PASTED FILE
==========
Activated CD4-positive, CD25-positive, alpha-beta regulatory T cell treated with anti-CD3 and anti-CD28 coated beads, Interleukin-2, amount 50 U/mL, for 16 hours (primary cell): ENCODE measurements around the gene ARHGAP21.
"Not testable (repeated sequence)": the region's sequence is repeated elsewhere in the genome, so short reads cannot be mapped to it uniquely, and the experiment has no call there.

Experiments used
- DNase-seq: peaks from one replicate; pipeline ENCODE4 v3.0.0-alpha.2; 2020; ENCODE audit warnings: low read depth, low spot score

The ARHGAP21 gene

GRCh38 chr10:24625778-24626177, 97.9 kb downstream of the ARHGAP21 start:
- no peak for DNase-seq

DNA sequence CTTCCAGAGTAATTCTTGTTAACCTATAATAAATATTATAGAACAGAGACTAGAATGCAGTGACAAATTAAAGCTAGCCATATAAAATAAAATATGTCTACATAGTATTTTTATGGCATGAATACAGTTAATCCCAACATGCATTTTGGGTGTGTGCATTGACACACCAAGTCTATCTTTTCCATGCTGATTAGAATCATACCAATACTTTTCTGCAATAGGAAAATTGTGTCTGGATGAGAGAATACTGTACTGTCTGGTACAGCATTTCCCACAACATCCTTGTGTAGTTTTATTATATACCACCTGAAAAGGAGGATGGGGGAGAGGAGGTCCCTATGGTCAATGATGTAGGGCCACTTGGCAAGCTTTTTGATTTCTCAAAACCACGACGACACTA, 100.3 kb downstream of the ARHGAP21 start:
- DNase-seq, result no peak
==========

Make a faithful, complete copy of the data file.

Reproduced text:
Activated CD4-positive, CD25-positive, alpha-beta regulatory T cell treated with anti-CD3 and anti-CD28 coated beads, Interleukin-2, amount 50 U/mL, for 16 hours (primary cell): ENCODE measurements around the gene ARHGAP21.
"Not testable (repeated sequence)": the region's sequence is repeated elsewhere in the genome, so short reads cannot be mapped to it uniquely, and the experiment has no call there.

Experiments used
- DNase-seq: peaks from one replicate; pipeline ENCODE4 v3.0.0-alpha.2; 2020; ENCODE audit warnings: low read depth, low spot score

The ARHGAP21 gene

GRCh38 chr10:24625778-24626177, 97.9 kb downstream of the ARHGAP21 start:
- no peak for DNase-seq

DNA sequence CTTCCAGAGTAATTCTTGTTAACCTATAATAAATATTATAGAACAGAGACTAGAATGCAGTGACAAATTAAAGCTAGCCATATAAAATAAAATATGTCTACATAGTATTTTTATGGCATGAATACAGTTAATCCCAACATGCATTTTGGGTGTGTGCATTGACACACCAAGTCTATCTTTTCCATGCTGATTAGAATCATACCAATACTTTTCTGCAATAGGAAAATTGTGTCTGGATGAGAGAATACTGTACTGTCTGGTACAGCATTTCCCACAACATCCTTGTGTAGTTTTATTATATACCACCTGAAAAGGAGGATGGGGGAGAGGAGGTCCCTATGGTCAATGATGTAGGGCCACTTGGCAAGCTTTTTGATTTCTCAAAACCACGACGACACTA, 100.3 kb downstream of the ARHGAP21 start:
- DNase-seq, result no peak